What is disaster management?

We act before, during and after disasters strike, often providing assistance in some of the world’s most hostile environments.

Our disaster management activities seek to:

  • Save lives and reduce human suffering
  • Protect and restore livelihoods
  • Reduce the risks faced by communities affected by disaster and conflict.


Whether natural or man-made, children are the most vulnerable when a disaster strikes. More than half of the people who are affected by disasters are children. It is our calling to protect the well-being of children affected by disasters.

DM2020 (Disaster Management 2020) is our child-focused disaster management strategy, designed to meet the needs of the world’s most vulnerable children.

Our areas of focus in disaster management include:


Our teams monitor signals and indicators of both natural and man-made threats. This information warns of emerging events, such as typhoons, flooding, the precursors of famine and stirrings of conflict, so we can anticipate and reduce the impact of a humanitarian emergency.


Through proper training and planning, we can help minimise the loss to children and families when a disaster strikes.

We work with families and individuals as well as local, national and international partners across the world to ensure communities are aware of the risks they face and how to properly prepare and respond in the event of an emergency.

Our programmes are designed to eliminate or mitigate hazards within their control, increase community resilience and provide training in disaster risk reduction. Activities aim to:

  • Reduce vulnerabilities – including physical, social, economic and environmental factors that increase susceptibility.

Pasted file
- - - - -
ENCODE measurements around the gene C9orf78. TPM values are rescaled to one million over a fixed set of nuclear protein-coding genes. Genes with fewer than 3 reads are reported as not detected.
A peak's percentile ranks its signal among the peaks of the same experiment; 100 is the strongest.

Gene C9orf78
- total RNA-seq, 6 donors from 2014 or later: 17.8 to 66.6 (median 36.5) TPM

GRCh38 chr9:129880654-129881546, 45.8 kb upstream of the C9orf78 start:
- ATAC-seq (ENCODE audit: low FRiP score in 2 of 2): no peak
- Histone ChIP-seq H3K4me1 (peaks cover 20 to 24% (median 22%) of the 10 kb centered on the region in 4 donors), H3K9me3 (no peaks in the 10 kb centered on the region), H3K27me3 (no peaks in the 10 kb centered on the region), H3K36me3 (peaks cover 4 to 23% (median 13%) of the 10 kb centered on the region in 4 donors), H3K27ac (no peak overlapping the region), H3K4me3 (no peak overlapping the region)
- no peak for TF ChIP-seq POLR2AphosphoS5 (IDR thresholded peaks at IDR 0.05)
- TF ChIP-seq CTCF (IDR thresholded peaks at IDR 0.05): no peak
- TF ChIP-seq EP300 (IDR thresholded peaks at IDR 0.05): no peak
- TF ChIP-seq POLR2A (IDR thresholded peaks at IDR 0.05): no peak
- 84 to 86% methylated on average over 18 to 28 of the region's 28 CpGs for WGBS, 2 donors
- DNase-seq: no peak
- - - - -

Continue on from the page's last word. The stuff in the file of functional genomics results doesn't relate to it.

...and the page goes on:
• Lessen the impacts of natural and man-made conditions that have the potential to adversely impact the lives and livelihoods of communities.
  • Develop and enhance the capacity of individuals, communities and institutions to reduce risk and build up resilience. The better the capacity the more resilient to risk. 


In addition to helping communities and families prepare for disasters, our own preparedness means we are ready to help communities when a disaster strikes.

Stores of relief items are maintained in most countries where we work and in strategically-located disaster response warehouses. These items include:

  • Tarpaulins
  • Household kits
  • Water carriers
  • Reliable access to emergency food supplies
  • Water purification tablets
  • Shelter materials
  • Cooking utensils
  • Blankets


Our Global Rapid Response Team brings together international disaster experts from around the world, who are deployed within hours of a major emergency to support local teams and communities.

Our Global Prepositioning Resource Network (GPRN) ships in emergency supplies strategically located in four warehouses across the globe. The GPRN team also provides other World Vision staff with visibility items, vehicles and field communications equipment.

Short-term funding for emergency responses is also made available through our Emergency Preparedness Response fund, until other funds, including government grants and public appeals become available.

In a large-scale response, we collaborates with the United Nations and other local aid agencies. This collaboration helps avoid duplication, maximise efficiencies, ensure all needs are met and eliminate gaps in humanitarian response.


We focus on a number of areas to help children and families in their recovery following a disaster:


Following recovery from a disaster, we remain on the ground, helping children and their families to transition to permanent housing, clean water, sustainable sources of food and access to education. We work with partners and local communities so they can re-establish their livelihoods and be more resilient to future disasters.